Release Date: June 1st, 2007 by Picturehouse.
The Cast: Carly Schroeder, Dermot Mulroney, Andrew Shue, Elisabeth Shue, Emma Bell, James Biberi, Trevor Heins, Julia Garro, Jesse Lee Soffer.
Directed by Davis Guggenheim.
BASIC PREMISE: When her older brother, Johnny (Soffer), dies in a car accident, 15-year-old Gracie (Schroeder) decides to take his place on the boy’s high school varsity team despite that everyone discourages her.
ENTERTAINMENT VALUE: Set in South Orange, N.J. during 1978, Gracie adheres to the typical formula of an “underdog” sports movie with plenty of clichés, but what sinks it mediocrity is the often contrived and corny plot. In the opening scenes, Gracie bonds with her older brother, Johnny, so dies in a car accident not shown on screen. She loves soccer even though she doesn’t excel in it. Her father (Mulroney) and younger brothers love playing soccer as well. Conflict quickly arises when Gracie decides to try out for the boy’s varsity high soccer team and no one believes she can beat the odds by helping the team to win. Her mother (Elisabeth Shue) doesn’t like soccer and wishes Gracie would set her mind on other things such as her studies. Even her best friend, Jena (Garro) discourages her. Of course, her father decides to train her and to convince the coach to let give her a chance. His sudden transformation doesn’t seem believable, though. Writer/director Davis Guggenheim, who also directed the documentary An Inconvenient Truth, manages to make the plot easy-to-follow, but with too many contrived scenes. Moreover, the script lacks adequate character development and organic, believable scenes needed in order to allow you to root for and truly care about Gracie. It’s not enough to root for her just because she’s an underdog. A few scenes and lines of dialogue feel so corny, they’ll make your eyes roll. Carly Schroeder gives a decent performance as Gracie and adds some charm and appeal, but she simply doesn’t have enough material to make this film feel more than mediocre and ultimately forgettable.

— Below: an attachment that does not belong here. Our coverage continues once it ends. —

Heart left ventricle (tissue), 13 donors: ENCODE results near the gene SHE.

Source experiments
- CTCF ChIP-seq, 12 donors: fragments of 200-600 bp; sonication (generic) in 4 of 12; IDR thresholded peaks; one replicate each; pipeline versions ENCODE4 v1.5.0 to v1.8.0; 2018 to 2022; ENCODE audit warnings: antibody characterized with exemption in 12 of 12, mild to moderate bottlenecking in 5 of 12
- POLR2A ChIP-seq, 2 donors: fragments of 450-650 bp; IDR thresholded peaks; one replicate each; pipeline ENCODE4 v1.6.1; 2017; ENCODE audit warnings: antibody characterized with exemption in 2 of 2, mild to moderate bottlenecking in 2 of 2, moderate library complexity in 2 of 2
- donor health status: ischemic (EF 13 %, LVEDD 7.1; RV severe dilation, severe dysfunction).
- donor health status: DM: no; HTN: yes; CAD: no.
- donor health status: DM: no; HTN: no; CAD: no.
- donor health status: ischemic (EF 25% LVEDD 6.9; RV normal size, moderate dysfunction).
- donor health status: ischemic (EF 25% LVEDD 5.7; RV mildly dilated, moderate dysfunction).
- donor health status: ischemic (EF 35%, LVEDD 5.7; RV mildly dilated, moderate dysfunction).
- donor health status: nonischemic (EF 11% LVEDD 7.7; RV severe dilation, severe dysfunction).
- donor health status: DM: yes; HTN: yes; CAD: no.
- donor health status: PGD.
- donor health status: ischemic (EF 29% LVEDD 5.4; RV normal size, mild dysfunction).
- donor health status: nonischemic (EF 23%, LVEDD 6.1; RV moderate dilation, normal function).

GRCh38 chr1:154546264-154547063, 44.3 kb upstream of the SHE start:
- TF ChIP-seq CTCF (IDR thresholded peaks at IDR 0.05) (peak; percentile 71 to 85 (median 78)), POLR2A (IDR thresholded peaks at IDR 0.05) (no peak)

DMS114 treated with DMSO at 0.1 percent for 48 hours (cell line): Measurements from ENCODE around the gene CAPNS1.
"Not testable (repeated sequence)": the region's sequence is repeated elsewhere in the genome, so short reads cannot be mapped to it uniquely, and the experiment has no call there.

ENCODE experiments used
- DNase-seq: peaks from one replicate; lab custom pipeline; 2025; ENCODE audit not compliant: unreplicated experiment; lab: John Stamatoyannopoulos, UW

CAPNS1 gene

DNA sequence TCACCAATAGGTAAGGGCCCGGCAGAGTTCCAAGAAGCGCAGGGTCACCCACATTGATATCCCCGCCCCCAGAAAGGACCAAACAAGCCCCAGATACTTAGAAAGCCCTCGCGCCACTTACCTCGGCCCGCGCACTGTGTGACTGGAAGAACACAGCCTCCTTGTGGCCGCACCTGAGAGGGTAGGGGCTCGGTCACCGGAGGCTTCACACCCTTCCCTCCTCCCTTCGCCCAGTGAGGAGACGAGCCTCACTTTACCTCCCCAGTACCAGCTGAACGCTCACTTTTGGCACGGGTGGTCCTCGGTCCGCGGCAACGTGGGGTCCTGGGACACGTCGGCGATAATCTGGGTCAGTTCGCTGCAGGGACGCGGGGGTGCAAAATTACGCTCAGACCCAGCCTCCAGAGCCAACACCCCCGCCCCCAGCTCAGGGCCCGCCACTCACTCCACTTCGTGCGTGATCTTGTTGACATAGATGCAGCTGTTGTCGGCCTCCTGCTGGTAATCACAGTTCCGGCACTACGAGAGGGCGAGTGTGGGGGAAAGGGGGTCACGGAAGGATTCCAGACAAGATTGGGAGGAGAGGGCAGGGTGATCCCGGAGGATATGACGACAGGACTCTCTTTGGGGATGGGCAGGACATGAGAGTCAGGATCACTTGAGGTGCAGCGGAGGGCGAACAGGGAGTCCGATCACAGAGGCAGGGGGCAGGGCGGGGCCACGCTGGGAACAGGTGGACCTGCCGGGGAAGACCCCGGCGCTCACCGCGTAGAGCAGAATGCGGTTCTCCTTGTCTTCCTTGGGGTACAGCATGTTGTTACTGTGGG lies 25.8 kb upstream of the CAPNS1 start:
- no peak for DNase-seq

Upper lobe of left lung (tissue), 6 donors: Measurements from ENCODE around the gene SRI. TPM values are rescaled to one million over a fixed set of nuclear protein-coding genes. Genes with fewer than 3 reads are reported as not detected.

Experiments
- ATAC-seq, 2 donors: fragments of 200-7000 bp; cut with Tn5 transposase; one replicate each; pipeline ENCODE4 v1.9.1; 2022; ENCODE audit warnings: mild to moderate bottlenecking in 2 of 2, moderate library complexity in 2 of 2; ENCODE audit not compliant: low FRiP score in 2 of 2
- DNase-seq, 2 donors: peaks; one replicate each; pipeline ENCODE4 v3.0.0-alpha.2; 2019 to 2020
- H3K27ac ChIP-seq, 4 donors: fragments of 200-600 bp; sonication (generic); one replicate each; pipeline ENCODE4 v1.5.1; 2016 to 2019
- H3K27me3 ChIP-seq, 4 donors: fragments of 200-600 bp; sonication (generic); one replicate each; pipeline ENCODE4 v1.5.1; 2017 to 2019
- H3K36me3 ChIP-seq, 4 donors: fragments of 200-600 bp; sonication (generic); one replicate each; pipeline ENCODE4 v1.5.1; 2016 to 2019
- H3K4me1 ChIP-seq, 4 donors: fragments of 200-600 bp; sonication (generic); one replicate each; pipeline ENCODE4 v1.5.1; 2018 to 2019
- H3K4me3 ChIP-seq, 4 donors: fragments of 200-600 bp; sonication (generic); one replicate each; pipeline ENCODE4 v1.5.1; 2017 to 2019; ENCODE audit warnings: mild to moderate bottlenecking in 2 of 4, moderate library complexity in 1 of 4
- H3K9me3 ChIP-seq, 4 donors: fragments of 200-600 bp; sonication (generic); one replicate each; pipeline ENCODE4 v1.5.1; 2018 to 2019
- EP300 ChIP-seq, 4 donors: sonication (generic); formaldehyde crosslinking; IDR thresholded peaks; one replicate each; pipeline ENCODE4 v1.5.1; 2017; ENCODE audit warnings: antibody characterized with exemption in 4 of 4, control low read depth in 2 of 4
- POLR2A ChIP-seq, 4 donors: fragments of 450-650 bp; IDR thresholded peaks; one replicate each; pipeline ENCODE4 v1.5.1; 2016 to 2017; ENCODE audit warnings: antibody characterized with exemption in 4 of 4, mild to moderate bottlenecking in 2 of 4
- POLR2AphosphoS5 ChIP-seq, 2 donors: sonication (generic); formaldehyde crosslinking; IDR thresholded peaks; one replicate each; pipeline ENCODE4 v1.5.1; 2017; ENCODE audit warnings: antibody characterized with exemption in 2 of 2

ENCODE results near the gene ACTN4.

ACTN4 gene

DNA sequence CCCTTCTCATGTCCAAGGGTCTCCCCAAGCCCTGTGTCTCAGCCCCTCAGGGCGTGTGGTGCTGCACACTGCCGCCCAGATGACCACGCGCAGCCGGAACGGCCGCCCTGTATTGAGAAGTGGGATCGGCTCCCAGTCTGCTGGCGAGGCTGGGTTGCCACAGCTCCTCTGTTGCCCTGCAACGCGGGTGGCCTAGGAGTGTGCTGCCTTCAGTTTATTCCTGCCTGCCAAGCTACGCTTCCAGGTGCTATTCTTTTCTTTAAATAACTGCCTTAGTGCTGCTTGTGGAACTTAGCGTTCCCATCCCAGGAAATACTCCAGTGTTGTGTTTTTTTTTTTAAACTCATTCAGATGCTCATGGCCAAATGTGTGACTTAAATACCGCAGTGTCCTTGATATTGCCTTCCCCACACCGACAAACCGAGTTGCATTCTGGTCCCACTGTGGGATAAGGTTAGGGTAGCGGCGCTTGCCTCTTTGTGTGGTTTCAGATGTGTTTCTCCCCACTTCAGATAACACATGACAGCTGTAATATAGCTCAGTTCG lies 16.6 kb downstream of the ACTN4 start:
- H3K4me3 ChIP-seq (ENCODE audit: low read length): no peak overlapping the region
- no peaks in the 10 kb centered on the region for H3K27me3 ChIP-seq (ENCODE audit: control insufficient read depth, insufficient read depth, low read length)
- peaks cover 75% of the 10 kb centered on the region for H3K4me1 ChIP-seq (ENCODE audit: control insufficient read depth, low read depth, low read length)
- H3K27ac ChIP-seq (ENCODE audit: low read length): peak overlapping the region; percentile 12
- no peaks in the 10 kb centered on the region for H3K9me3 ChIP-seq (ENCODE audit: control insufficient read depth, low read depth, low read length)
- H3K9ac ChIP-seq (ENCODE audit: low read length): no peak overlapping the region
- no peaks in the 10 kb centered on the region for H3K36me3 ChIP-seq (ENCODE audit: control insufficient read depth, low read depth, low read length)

SPIRITUAL VALUE: None, other than the brief, yet important message of believing in yourself.
INSULT TO YOUR INTELLIGENCE: Often contrived, corny and poor character development.
NUMBER OF TIMES I CHECKED MY WATCH: 7
IN A NUTSHELL: Despite Carly Schroeder’s charming performance, the formulaic plot feels too corny contrived and stale with poor character development.
RECOMMENDED WAY TO WATCH: TV
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